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Resource Designer Overview


Configuration Designer, Resource Designer, and Network Service Designer are visual designer tools used by the Juniper Networks Contrail Service Orchestration (CSO) for smooth onboarding. The designer tools offer network designers a convenient way of bringing virtualized network functions (VNFs) from Juniper Networks and third-party companies into the network services catalog using a graphical user interface (GUI).

Resource Designer provides an intuitive GUI-based workflow that guides administrators as they provide the required information to create a VNF package. Resource Designer also validates the created VNF package before it is published to Network Service Designer. Network Service Designer uses VNF packages to design customized network services that are published to the network services catalog, which contains a list of usable network services.

Service provider administrators access the network services catalog to assign a set of network services to their customers using the Administration Portal. Finally, customer administrators access the network services assigned to them using a Customer Portal to manage their sites and services. Figure 1 shows a Resource Designer workflow.

Figure 1: Resource Designer Workflow
Resource Designer

As a system integrator or a service provider, you can use Resource Designer to create and onboard a VNF package that can be used for defining network services. A VNF package is a set of metadata or templates designed for a specific vendor’s VNF. Each VNF has its own combination of resources and performance characteristics. Having access to different levels of VNF packages can help you to design specific service-level agreements (SLAs) for your services. You can assign resources to VNFs using your vendor’s data sheets as a basis.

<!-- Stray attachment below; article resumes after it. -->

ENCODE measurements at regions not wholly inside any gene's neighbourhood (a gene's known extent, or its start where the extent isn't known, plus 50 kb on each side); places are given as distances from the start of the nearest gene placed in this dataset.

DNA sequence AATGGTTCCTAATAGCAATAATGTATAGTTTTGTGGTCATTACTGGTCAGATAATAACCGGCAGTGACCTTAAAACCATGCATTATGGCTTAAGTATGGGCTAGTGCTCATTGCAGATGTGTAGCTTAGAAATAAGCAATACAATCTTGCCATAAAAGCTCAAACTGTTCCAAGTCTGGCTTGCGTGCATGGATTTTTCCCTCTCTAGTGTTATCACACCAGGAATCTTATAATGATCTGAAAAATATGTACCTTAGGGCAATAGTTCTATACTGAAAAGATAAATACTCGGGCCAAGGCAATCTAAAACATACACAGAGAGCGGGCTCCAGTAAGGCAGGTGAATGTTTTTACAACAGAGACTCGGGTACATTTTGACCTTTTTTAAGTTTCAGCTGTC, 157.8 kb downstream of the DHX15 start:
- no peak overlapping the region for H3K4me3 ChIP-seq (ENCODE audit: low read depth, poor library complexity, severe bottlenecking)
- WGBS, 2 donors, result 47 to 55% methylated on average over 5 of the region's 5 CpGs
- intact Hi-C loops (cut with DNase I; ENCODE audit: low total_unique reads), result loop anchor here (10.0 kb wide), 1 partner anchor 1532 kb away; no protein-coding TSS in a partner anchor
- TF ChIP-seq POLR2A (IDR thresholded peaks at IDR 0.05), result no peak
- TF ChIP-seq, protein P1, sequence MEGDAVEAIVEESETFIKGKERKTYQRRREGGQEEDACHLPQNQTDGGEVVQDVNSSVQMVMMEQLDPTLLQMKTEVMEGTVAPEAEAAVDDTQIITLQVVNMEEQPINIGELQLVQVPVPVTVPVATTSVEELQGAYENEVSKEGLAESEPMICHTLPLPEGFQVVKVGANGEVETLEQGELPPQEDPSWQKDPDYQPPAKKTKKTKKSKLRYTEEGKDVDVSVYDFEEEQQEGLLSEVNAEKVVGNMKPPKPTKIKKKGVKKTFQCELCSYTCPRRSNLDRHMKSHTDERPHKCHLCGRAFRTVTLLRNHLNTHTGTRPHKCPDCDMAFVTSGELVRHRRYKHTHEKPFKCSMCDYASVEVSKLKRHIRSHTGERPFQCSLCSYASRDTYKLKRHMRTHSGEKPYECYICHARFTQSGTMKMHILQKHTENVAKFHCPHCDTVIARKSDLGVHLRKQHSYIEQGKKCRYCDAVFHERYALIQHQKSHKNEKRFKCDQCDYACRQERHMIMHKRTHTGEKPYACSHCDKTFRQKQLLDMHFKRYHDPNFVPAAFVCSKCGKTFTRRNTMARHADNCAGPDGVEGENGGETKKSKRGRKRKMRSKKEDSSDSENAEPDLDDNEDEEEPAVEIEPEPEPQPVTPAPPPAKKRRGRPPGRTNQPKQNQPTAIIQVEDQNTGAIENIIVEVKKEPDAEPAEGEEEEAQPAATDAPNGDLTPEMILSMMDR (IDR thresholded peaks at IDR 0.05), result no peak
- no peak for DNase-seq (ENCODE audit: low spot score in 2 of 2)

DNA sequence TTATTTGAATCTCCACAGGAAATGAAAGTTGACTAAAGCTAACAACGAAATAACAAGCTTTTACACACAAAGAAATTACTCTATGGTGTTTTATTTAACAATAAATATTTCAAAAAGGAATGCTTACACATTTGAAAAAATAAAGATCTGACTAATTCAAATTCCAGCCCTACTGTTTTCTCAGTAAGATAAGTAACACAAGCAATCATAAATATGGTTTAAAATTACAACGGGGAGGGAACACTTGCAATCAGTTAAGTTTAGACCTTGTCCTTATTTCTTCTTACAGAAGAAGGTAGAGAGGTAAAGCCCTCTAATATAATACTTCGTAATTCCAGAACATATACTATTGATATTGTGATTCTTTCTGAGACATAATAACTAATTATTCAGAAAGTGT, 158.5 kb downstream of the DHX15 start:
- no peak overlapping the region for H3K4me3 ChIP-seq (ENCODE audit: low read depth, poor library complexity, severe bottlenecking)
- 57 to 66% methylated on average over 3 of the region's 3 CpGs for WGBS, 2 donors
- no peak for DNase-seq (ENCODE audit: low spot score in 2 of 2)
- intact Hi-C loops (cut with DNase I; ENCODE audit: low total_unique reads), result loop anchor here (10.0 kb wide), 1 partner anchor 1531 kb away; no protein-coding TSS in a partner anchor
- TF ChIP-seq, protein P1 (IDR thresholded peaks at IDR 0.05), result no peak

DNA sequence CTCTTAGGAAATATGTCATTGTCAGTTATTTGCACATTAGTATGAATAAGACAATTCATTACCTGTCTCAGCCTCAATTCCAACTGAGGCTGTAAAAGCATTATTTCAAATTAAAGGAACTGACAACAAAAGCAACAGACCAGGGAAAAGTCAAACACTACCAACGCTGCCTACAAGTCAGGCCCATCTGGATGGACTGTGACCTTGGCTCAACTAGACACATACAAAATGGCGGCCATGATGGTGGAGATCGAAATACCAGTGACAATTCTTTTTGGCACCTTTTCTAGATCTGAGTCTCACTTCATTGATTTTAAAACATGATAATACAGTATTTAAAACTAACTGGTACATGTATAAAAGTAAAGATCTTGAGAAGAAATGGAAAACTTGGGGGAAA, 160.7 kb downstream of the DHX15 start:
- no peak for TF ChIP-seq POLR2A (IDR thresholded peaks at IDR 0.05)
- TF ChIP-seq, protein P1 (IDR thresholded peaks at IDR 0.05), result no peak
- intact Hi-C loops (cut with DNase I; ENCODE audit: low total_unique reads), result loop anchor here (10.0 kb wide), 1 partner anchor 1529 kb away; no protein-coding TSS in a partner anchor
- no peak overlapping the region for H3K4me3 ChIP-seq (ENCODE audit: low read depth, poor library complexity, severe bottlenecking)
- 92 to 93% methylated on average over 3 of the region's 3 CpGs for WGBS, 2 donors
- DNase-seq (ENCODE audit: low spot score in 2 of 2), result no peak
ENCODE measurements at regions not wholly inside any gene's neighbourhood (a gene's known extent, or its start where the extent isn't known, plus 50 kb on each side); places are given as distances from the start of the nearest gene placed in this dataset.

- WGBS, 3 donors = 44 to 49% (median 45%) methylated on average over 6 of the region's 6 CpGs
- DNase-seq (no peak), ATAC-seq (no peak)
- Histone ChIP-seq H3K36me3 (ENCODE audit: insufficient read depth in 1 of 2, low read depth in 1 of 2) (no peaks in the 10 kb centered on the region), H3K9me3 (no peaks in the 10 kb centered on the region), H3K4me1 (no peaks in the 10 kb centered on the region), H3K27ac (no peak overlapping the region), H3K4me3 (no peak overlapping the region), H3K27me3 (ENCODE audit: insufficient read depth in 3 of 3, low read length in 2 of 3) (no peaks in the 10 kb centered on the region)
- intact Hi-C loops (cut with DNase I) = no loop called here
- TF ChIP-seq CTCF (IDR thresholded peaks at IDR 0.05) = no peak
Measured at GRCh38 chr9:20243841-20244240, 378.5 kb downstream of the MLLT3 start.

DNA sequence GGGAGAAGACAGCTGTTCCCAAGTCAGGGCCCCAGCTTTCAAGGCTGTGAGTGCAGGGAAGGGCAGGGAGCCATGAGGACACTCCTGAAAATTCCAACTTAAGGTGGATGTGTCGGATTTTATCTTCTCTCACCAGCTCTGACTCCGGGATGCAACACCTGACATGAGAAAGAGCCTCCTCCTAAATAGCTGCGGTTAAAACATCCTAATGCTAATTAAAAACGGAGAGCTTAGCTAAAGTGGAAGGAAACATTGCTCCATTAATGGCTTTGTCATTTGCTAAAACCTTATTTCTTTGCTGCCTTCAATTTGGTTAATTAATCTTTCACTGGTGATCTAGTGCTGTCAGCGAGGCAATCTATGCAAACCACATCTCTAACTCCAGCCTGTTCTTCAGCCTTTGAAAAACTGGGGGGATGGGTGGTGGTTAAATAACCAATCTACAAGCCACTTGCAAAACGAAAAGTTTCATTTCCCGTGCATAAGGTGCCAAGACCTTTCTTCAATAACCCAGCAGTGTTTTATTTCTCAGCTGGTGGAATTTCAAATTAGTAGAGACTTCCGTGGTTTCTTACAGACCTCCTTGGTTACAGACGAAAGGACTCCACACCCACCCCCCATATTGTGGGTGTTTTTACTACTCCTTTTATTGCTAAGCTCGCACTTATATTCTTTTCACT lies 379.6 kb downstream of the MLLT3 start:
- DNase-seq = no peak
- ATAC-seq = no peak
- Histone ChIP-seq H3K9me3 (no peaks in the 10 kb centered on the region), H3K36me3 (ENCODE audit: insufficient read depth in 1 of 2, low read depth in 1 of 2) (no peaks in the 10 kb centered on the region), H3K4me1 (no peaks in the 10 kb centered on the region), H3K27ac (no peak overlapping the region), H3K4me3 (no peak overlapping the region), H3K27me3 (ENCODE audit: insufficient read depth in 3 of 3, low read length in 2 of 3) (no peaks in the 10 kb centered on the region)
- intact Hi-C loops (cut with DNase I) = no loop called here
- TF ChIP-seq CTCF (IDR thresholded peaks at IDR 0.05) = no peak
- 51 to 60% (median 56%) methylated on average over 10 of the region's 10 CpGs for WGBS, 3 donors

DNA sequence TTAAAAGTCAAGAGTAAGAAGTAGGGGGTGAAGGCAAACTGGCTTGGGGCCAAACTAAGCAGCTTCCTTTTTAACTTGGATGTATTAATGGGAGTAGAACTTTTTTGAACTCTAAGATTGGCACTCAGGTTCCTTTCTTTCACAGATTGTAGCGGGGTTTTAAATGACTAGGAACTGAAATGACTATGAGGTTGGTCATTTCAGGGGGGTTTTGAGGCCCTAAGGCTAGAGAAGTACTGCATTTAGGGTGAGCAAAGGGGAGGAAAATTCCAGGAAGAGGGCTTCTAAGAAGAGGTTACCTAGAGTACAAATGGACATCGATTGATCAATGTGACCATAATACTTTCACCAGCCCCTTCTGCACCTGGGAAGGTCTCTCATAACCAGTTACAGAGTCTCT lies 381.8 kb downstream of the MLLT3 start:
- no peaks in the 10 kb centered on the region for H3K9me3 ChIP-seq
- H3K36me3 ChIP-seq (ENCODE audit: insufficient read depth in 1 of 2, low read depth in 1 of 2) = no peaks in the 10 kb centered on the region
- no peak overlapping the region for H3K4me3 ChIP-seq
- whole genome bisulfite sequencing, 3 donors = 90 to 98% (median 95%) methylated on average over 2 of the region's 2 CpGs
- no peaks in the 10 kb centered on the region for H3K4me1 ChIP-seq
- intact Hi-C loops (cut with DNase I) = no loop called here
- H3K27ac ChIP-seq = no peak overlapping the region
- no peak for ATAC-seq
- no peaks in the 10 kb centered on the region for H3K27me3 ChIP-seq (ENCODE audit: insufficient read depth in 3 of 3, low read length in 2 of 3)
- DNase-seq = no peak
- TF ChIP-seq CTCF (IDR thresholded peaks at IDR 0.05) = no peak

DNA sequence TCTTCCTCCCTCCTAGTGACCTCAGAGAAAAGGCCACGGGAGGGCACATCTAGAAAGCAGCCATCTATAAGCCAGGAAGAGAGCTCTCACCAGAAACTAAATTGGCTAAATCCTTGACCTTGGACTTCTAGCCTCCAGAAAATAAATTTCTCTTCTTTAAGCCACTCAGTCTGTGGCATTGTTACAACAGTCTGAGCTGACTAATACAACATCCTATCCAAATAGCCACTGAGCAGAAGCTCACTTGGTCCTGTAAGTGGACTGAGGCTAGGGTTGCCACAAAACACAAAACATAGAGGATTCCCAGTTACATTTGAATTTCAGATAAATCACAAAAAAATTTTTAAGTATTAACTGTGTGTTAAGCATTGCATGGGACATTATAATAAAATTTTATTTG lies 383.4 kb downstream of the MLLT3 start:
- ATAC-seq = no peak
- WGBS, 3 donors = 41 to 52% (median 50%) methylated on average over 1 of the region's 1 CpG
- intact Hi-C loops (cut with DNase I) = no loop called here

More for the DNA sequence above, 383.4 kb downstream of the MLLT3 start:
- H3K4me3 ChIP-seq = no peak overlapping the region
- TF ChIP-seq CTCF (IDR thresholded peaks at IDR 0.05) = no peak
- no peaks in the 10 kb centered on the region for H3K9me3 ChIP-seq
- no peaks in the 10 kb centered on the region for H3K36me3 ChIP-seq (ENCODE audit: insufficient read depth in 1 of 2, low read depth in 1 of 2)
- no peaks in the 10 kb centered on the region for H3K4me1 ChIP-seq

A typical VNF package might include:

  • VNF base configuration template—A configuration template can be created in Configuration Designer:

    • To ensure correct startup and ongoing manageability of the VNF

    • For management IP, SNMP, and system log configuration of the VNF

  • VNF descriptor (VNFD)—A deployment template that describes a VNF in terms of its deployment and operational behavior requirements. VNFD is mainly used during the instantiation of a VNF and for lifecycle management of a VNF instance. It includes the following properties:

    • Connection points—Represents the management interface, left interface, and right interface. Connections points are used to connect the virtual links.

    • Virtual links—Represents the management network link, left network link, and right network. Virtual links provide connectivity between VDUs.

    • Virtual deployment units (VDUs) and a topology showing how the VDUs are connected—VDUs are basic part of VNFs. VDUs are used to host the network function.

    • Allocated CPU and memory

    • Required storage

    • Names and types of VNF images

    • Deployment flavors—A differentiated option such as Gold, Silver, or Bronze with an appropriate SLA metric.

    • VNF auto-scale policies

  • VNF Manager plug-in—A plug-in type and name. For example, a VNF Manager for VNF lifecycle management.

  • Supported function chains—Sequences of network functions, such as firewall, NAT, or WAN optimization, that the VNF packages offers.

Some VNFs, like vSRX, support multiple functions and service chains. For example, vSRX can be deployed in the context of multiple functions such as firewalls, carrier-grade NAT, IDP, UTM, malware, and others.